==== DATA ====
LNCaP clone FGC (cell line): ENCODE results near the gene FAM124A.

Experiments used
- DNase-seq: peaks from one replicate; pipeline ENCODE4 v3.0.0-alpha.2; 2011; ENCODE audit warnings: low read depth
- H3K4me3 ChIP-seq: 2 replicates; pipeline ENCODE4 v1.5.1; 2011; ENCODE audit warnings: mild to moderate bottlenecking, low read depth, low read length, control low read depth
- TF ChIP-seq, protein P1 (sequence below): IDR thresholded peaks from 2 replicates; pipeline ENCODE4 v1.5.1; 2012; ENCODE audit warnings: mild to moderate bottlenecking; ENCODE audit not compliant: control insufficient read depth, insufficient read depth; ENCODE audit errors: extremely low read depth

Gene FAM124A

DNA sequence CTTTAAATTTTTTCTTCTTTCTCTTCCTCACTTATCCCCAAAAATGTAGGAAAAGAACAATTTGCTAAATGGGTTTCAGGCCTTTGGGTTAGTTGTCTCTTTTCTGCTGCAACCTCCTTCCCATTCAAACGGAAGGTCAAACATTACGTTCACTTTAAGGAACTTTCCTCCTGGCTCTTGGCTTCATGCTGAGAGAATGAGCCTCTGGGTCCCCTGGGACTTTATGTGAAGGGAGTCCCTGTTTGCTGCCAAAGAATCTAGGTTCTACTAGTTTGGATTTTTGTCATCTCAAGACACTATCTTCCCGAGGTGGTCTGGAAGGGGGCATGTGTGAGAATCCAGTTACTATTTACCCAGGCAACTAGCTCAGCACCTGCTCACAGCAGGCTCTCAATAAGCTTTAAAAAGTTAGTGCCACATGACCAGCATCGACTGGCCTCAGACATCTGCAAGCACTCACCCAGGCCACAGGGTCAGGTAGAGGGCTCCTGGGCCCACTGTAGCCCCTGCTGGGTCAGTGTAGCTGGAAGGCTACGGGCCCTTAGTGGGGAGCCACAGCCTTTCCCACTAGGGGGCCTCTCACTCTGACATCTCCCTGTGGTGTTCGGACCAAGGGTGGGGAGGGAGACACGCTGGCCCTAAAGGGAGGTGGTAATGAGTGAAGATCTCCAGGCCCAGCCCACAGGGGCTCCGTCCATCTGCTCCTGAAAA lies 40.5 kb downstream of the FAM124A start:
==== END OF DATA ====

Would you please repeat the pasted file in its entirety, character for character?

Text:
LNCaP clone FGC (cell line): ENCODE results near the gene FAM124A.

Experiments used
- DNase-seq: peaks from one replicate; pipeline ENCODE4 v3.0.0-alpha.2; 2011; ENCODE audit warnings: low read depth
- H3K4me3 ChIP-seq: 2 replicates; pipeline ENCODE4 v1.5.1; 2011; ENCODE audit warnings: mild to moderate bottlenecking, low read depth, low read length, control low read depth
- TF ChIP-seq, protein P1 (sequence below): IDR thresholded peaks from 2 replicates; pipeline ENCODE4 v1.5.1; 2012; ENCODE audit warnings: mild to moderate bottlenecking; ENCODE audit not compliant: control insufficient read depth, insufficient read depth; ENCODE audit errors: extremely low read depth

Gene FAM124A

DNA sequence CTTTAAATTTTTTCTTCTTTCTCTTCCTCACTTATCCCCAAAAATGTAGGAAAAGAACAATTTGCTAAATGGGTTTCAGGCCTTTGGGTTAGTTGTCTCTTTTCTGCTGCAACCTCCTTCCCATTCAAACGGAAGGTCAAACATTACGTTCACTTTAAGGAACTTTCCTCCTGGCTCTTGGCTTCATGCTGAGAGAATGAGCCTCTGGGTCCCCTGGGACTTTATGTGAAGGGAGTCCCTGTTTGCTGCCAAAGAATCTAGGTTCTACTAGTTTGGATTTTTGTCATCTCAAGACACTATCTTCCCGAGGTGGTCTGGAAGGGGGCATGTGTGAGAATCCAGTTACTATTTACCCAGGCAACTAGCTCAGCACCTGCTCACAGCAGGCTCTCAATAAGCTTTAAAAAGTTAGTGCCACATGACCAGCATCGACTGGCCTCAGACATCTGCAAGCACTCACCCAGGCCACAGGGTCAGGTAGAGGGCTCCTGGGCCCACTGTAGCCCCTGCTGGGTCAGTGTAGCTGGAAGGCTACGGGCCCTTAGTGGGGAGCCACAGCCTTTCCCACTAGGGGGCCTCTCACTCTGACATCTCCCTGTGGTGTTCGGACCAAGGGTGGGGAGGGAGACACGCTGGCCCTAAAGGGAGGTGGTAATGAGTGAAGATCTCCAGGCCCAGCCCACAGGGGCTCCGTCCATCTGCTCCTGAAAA lies 40.5 kb downstream of the FAM124A start: